TITLE: Catch and Release 7/30/15
By Nancy Teune
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Catch and Release
“Here. Catch!” he said. I turned to see a red something flying toward me. Instinct took over and a soft object landed into my open hands.
“A throw toy.” So I threw it back.
“What for?” I asked. It came back to me and I examined its large black dots scattered across the red dome of the flat bottomed toy. Bright eyes beneath bouncing black antennae looked up at me. “It's a lady bug!”
“It's a gift. Thought you'd like it,” he said. I couldn't help but laugh. And that was the point.
He had known me since his childhood. One Christmas he gave me a new, but ratty looking teddy bear along with a book – something about discovering your inner child. He clearly thought I was too serious.
Now I held a fluffy lady bug because my house was a stop on his road trip to visit friends and family; he was about to set off on the next leg of his journey. He raised up his brown hands and I threw the toy to him again. He laughed. Then he curled his narrow fingers around it and said, “My dad gave it to me. I love toys. They bring people together. My half-brothers and I played with it when I visited Dad in Alaska. Too many people stop playing when they become adults. Dad told me about a tradition of his Indian tribe and I watched him practice it.”
“What tradition is that?” I asked.
“When someone comes to visit or you visit someone, you give them an item of yours that you really like. It's a way of showing respect. Then they keep it as long as they want and are supposed to pass it on to someone else. It's about holding lightly to things and recognizing the value of people. So I want you to have this. Play with it. Enjoy it and then go ahead and pass it on – when you're ready.”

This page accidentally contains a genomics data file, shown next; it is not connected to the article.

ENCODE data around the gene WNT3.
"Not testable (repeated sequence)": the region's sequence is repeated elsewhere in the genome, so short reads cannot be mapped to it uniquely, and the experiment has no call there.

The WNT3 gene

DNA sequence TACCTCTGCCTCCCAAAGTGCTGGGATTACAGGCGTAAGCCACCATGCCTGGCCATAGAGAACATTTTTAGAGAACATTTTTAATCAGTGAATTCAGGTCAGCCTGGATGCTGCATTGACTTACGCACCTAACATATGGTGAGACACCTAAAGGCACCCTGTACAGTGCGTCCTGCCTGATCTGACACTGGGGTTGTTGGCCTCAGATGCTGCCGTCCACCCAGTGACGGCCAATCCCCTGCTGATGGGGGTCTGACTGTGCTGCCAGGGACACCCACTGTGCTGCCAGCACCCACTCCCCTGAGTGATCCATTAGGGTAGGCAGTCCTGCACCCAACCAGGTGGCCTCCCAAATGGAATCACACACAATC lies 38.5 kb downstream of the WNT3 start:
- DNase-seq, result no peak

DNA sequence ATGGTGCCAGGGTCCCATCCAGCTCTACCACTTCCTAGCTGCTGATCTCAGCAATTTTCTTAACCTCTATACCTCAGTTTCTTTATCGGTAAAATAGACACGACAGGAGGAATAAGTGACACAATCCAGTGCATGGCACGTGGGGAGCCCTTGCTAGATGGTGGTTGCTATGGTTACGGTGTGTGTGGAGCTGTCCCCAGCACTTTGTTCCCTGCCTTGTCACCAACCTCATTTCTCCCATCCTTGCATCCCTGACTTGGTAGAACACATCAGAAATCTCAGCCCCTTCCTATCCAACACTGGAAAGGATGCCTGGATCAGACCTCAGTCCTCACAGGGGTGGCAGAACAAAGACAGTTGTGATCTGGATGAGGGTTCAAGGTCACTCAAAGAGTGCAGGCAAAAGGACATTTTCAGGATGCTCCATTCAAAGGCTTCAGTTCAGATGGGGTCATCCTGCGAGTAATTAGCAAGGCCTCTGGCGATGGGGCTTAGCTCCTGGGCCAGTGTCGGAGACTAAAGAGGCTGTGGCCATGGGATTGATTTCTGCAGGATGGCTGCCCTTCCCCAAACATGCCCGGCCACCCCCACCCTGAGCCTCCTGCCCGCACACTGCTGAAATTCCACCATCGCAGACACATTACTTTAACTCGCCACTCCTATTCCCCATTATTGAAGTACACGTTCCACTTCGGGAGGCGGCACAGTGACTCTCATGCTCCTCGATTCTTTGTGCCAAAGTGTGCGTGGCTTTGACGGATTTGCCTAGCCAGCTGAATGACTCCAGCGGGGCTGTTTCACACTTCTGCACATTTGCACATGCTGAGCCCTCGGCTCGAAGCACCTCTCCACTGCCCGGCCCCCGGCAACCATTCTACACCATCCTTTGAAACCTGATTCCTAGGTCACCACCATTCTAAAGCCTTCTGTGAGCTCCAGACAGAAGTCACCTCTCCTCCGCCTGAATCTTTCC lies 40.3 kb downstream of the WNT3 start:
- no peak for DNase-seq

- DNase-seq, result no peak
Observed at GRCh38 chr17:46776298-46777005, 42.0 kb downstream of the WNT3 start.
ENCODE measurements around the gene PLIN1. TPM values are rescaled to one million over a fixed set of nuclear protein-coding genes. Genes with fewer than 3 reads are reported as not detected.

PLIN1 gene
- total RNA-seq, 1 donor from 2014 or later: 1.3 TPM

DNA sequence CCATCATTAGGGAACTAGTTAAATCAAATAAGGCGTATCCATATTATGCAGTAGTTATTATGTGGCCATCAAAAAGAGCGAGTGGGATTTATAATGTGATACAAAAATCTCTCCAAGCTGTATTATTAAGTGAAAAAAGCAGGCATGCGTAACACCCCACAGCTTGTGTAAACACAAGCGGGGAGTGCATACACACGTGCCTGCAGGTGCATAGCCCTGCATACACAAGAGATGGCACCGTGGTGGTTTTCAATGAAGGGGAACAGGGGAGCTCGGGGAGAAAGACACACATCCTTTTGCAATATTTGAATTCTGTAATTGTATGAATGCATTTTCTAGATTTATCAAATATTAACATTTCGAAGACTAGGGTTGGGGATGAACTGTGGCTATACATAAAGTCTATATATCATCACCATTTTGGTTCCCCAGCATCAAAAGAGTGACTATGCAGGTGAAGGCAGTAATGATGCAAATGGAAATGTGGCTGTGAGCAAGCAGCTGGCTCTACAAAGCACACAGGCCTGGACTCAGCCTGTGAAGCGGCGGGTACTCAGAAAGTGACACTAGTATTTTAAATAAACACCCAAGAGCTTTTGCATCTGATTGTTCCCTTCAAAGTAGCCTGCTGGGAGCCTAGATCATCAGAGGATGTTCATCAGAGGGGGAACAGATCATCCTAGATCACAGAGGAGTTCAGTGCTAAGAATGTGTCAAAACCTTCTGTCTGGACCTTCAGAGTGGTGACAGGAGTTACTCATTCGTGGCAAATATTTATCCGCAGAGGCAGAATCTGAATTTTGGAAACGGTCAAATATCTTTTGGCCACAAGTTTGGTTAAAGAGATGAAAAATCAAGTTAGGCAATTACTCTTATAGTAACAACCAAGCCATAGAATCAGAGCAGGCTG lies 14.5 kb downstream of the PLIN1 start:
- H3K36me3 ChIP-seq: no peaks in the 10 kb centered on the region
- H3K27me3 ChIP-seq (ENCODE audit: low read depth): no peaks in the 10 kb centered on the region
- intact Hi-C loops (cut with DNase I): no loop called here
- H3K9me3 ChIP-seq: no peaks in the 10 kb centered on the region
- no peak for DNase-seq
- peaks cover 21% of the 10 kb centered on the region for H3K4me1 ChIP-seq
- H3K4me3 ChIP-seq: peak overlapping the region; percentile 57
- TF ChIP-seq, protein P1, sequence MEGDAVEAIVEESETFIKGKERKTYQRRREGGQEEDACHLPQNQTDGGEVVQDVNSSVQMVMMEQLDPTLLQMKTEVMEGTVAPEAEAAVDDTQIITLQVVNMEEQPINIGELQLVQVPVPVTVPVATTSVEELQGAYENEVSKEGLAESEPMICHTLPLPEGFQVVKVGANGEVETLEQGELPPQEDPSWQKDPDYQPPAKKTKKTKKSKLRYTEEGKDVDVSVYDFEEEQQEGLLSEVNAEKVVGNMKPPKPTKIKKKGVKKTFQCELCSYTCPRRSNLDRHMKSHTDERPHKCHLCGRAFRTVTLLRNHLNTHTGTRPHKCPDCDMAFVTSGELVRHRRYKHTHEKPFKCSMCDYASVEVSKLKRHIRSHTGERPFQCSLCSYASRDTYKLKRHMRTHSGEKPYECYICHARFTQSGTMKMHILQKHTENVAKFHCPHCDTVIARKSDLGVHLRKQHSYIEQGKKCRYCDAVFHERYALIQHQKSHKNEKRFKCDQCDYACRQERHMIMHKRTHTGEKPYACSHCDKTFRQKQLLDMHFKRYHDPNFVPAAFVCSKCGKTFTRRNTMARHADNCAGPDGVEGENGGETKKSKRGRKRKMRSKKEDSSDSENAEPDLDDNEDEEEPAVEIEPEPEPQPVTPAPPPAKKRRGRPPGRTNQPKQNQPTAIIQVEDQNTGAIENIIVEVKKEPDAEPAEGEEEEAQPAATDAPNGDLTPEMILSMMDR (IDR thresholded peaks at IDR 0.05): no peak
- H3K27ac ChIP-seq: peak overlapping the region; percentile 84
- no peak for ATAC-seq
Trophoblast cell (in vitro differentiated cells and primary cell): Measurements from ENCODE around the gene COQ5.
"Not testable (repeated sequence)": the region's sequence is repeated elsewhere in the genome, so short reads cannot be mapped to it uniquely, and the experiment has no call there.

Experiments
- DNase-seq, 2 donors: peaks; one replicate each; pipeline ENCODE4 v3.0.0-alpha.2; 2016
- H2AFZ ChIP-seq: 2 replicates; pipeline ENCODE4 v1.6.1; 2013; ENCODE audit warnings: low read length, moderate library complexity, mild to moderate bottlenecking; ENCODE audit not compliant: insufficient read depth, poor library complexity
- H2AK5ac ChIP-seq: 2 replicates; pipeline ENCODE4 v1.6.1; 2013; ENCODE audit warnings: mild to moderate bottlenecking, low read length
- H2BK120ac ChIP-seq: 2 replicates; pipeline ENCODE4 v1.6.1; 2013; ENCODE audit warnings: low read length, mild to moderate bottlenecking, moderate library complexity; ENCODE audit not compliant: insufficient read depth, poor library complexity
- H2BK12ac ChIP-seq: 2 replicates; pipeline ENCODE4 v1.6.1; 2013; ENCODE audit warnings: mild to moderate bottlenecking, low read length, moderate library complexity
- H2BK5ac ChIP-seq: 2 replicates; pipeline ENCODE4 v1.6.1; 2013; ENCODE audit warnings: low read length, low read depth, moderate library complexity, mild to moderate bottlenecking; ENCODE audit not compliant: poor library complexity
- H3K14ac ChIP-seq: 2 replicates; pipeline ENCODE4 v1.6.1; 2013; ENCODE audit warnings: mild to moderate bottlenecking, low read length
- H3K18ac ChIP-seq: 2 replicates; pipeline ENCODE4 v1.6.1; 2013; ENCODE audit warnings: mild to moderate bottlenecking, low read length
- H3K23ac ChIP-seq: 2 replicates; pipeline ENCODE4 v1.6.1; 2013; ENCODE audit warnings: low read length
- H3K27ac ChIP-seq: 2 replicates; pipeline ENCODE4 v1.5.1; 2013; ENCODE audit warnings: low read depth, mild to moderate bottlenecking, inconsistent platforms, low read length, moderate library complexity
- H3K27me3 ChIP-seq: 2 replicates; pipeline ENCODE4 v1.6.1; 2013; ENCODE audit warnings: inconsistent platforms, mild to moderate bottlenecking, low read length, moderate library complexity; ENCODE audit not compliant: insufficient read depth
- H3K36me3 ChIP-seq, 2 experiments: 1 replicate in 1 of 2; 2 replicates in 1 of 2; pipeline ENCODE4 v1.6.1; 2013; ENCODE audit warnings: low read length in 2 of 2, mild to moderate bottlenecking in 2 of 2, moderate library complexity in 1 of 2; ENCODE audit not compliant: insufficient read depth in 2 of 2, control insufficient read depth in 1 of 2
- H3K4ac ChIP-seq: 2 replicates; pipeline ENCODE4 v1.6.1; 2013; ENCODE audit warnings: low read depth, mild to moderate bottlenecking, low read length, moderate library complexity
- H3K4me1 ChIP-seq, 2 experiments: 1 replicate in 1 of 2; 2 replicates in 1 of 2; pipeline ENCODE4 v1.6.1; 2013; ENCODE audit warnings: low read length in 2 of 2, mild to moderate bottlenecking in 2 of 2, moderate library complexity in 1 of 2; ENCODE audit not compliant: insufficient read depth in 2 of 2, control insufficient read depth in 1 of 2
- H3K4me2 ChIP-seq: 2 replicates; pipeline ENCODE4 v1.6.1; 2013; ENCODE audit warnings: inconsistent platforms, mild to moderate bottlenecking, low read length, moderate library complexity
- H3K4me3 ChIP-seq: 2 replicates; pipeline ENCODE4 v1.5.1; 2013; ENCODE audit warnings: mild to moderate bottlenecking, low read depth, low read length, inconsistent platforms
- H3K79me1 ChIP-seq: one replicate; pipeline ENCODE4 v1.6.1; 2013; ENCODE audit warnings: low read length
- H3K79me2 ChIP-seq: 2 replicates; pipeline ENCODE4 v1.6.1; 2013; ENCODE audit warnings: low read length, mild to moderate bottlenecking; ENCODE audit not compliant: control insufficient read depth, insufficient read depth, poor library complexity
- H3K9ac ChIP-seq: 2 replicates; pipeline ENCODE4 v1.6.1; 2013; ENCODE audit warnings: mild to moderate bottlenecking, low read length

He hugged me and I walked him to his car. He continued his road trip. I squeezed my black and red lady bug and felt a warm flush inside my chest. 'I like him trying to teach me to relax and play.' Back in my room I set the toy on my dresser. I thought of all the times I'd held on to souvenirs or gifts just because they were mementos of a person I cared about. He was permitting me, even encouraging me, to let it go to someone else.
That bright red half-sphere popped up many times: from a box I unpacked after moving or a forgotten drawer where I'd placed it while traveling. Each time, a warm feeling rose up inside of me causing an automatic smile. I played with the lady bug occasionally; I thought about it for years. It represented more than an idea or a model of good behavior. It not only challenged me to hold lightly to my possessions, but I came to see its meaning as a fundamental principle which God established in the universe! I am not to clutch things – or people – to myself. I am to give my things and myself for the good of others; for the community, to the glory of God who is the quintessential giver of all good things. Jesus even alluded to this when he said, “If you try to hang on to your life, you will lose it...” (Luke 9:24 NLT)
That lady bug had become one of my life's treasures so every time it popped up, I'd put it on a shelf in my room again. And that's where it was when 'the day' finally came upon me. The right day, the right occasion and the right person: it was time. So I did it. I passed on my little treasure to someone else.
In that action I felt nothing taken from me. Instead, I felt lightness of spirit. Instead of loss, I felt joy and freedom in the giving. God must have set a law into our lives that is summed up in the Native American expression that a gift is not a gift until it is given twice, at least twice.
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